The idea would be: trigger at will. measure the Echo pin, and when it goes down (i.e. - echo received), trigger again, and so on.

With an RF device I could have just used aluminum wrap to cover the transmitter (BTW - do you know which of the two transducers is the transmitter?), and no soldiering/tinkering with the actual board would have been necessary. This module working on sounds... worth a shot, I guess :slight_smile:

... to do that, you have to modify the circuit on the board. You can't do it with a stock module. It's easy to disable the transmitter - just unsolder and remove the transducer. But the same modification that would allow you to receive only, would make that unnecessary.

Once again, a dedicated microprocessor on the sensor board handles the TX/RX sequence and AFAIK prohibits receive operation except after having sent a TX pulse. You need to bypass that.

There is no "Receive Only" mode that you can 'set'. Even if you remove the transmitter (the one at the MAX232 end of the board) , the receiver will only work for a brief time after you pulse the Trigger pin. To get a continuous receive signal you have to bypass the processor (chip in the middle), enable the receiver via processor pin 9, and read the received signal from processor pin 10.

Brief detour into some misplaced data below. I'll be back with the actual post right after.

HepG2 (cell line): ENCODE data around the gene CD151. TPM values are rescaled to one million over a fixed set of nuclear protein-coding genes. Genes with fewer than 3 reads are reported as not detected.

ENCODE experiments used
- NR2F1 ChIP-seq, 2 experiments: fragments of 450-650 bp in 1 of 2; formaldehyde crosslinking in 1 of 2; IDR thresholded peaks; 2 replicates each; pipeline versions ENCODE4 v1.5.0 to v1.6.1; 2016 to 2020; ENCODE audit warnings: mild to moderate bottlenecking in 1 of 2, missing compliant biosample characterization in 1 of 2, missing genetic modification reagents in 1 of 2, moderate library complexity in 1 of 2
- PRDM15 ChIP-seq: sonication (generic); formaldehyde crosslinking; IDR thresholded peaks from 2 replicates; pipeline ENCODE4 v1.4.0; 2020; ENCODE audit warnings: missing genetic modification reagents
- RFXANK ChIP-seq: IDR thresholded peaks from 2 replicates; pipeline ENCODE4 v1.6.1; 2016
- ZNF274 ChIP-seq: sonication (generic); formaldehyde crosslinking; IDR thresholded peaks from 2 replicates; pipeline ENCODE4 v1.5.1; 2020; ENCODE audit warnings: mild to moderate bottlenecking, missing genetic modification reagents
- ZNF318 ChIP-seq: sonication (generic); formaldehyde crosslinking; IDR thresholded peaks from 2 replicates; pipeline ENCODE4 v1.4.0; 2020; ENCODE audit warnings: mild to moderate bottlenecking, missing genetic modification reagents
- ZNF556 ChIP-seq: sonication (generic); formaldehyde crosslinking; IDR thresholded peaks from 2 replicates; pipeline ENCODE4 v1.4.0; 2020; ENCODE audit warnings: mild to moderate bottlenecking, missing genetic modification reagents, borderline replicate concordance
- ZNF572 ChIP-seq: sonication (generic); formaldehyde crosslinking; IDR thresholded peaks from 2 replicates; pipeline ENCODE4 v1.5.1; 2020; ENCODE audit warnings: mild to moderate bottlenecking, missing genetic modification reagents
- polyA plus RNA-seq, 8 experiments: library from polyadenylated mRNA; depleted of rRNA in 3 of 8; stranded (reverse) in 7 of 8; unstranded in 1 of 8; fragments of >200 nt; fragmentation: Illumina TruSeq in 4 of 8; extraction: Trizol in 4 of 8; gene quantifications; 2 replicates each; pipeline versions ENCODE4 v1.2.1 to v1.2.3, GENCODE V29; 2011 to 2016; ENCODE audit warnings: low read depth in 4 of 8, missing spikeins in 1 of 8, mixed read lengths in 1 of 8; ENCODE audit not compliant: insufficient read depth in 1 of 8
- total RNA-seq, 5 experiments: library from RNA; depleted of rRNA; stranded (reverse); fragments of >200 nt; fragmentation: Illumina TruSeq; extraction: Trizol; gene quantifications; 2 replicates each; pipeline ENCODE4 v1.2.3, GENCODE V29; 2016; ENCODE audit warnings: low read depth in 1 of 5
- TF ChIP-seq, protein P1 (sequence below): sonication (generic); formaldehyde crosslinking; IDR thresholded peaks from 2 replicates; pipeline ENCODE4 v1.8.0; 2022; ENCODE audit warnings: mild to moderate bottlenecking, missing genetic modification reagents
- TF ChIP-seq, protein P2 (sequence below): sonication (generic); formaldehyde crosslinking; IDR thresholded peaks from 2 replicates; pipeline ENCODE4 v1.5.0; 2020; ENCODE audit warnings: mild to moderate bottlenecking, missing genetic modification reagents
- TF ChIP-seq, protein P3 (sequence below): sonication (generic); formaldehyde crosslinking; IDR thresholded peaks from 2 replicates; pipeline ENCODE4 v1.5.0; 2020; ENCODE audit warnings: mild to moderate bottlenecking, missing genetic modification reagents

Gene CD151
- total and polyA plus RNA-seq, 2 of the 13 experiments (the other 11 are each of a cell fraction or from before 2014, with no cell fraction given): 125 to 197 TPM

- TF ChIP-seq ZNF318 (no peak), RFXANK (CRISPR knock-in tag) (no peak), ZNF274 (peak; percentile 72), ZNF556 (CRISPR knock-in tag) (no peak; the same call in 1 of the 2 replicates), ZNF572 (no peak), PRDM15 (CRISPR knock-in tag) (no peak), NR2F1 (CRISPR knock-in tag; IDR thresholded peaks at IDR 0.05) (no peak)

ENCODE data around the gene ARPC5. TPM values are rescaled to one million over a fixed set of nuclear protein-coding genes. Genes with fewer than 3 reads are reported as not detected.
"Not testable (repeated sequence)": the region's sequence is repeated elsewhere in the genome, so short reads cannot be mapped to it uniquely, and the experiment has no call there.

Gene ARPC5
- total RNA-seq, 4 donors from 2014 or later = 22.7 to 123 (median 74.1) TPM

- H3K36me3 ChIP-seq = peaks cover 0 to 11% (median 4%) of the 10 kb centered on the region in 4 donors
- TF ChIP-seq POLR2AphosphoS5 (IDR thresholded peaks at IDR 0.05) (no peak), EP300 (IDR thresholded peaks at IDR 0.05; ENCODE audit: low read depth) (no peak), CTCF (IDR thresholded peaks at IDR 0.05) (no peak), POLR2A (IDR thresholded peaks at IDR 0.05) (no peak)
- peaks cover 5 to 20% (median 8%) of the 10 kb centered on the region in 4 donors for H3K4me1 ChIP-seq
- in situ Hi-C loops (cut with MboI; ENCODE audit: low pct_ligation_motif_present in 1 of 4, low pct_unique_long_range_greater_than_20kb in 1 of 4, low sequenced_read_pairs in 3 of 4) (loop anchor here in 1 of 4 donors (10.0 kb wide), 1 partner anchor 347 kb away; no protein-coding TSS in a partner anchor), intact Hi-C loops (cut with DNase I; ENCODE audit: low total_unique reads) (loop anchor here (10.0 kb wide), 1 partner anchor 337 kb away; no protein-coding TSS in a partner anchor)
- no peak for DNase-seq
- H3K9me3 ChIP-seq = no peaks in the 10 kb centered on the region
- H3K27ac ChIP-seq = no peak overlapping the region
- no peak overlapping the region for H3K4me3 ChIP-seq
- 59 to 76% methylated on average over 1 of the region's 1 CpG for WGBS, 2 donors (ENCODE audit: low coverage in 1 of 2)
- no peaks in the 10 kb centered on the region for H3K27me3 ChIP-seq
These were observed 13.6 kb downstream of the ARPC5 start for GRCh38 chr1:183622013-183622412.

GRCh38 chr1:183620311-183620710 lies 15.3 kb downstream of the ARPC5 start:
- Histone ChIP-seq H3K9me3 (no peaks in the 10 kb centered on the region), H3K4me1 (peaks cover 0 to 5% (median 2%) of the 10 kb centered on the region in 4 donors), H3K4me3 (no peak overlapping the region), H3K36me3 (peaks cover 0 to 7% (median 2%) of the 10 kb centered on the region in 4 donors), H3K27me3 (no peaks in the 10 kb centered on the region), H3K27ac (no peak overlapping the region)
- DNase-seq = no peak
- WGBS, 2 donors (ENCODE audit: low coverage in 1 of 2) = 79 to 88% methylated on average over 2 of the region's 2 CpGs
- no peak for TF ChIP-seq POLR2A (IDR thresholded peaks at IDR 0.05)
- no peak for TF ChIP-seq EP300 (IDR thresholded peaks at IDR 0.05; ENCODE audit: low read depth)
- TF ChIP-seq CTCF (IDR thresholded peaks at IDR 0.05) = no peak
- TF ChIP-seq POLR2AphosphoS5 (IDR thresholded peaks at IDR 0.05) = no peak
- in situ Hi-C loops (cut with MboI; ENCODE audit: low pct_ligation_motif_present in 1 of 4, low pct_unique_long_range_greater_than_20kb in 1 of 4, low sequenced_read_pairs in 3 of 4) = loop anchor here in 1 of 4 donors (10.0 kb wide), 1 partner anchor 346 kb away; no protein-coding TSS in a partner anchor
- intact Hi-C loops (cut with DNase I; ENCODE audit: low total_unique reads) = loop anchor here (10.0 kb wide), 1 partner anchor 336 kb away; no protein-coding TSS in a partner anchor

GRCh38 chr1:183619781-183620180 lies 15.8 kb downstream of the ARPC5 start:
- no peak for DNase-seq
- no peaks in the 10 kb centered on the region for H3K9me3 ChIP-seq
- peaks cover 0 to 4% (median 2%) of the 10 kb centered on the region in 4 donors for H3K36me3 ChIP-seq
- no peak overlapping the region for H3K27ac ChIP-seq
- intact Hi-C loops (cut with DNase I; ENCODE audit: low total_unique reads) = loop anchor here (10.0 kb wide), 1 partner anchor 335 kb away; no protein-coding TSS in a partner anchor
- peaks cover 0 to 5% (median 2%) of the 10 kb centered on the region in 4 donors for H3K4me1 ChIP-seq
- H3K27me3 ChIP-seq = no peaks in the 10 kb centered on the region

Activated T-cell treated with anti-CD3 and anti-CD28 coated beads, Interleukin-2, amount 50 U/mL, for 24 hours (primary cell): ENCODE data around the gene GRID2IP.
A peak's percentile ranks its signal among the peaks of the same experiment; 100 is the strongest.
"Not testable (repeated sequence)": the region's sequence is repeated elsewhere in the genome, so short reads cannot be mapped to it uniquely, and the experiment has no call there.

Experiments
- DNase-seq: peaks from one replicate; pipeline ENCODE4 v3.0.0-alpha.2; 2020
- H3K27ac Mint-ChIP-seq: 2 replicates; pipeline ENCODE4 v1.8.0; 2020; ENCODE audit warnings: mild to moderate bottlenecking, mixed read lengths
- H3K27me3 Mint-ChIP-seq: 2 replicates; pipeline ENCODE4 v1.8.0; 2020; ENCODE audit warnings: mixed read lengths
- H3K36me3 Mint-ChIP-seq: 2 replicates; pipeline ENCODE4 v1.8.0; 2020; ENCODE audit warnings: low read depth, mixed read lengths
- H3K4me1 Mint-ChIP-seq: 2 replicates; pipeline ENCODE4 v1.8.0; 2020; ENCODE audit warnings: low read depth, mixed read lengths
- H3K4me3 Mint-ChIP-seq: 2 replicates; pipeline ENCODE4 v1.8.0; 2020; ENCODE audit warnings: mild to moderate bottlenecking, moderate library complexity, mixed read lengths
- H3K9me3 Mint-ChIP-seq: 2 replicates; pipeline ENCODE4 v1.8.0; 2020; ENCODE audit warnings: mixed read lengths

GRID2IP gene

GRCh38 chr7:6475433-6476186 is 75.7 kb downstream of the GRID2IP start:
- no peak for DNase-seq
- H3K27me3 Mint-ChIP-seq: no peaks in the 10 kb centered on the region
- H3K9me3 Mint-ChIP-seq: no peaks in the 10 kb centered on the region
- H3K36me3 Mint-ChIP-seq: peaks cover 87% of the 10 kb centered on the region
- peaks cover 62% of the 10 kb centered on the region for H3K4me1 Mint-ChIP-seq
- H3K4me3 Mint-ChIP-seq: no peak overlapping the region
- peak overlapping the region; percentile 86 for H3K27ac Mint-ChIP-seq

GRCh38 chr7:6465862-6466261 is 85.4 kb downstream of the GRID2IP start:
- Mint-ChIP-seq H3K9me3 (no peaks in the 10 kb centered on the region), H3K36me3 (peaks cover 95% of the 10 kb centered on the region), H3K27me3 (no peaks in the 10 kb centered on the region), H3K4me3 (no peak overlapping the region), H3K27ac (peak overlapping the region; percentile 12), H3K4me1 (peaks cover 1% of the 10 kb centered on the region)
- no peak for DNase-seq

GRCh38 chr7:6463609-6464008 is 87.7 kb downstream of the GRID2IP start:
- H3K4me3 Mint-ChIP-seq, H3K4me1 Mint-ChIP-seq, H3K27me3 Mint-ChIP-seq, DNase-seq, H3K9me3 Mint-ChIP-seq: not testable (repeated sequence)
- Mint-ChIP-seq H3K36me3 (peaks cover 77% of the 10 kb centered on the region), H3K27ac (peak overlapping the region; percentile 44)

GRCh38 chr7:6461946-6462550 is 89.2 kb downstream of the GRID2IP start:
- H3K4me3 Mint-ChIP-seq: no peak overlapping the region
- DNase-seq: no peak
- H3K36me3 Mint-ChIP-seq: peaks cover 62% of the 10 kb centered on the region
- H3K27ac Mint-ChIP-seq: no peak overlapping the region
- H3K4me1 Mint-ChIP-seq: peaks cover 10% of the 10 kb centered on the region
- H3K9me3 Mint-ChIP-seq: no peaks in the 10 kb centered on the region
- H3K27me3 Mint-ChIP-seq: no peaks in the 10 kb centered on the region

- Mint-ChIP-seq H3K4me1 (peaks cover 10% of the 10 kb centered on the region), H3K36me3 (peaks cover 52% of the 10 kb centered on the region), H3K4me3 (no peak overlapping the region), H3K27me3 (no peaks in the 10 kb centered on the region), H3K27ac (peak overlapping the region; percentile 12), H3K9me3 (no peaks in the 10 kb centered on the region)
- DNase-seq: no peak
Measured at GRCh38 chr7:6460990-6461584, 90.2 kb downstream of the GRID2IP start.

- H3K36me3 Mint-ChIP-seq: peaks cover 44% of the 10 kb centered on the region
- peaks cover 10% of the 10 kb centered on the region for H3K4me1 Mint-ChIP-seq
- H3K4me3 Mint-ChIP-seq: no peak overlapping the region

I think the OP will be sadly disappointed with the results. The receiver is only active for the possible received echos because the world is very noisy even at those frequencies.

Let me give some examples:
The first TV remote controls just turned the power on and off. No channel change or volume, etc. An unpowered clicker tapped a tuning fork that produced a sound way beyond human hearing, but the receiver could hear it and switch on and off.
The sensor also responded to a ring of keys being rattled. It also responded to thunder storms.
The tire of vehicles moving over concrete or asphalt pavement produce ultrasonic sound. Same tires on gravel roads or footsteps on gravel paths do the same. Many insects, as well as bats do the same.

Thank you!

Do you happen to know which of the legs is 9 and which is 10? They are not marked anywhere, unfortunately...

... And to make sure I got this right before I start soldiering - the chip is already out, and I should connect Trig to Pin 9 and Echo to Pin10, right?

Thanks again!

Pin 1 is upper right, numbered counterclockwise to pin 14 at the lower right.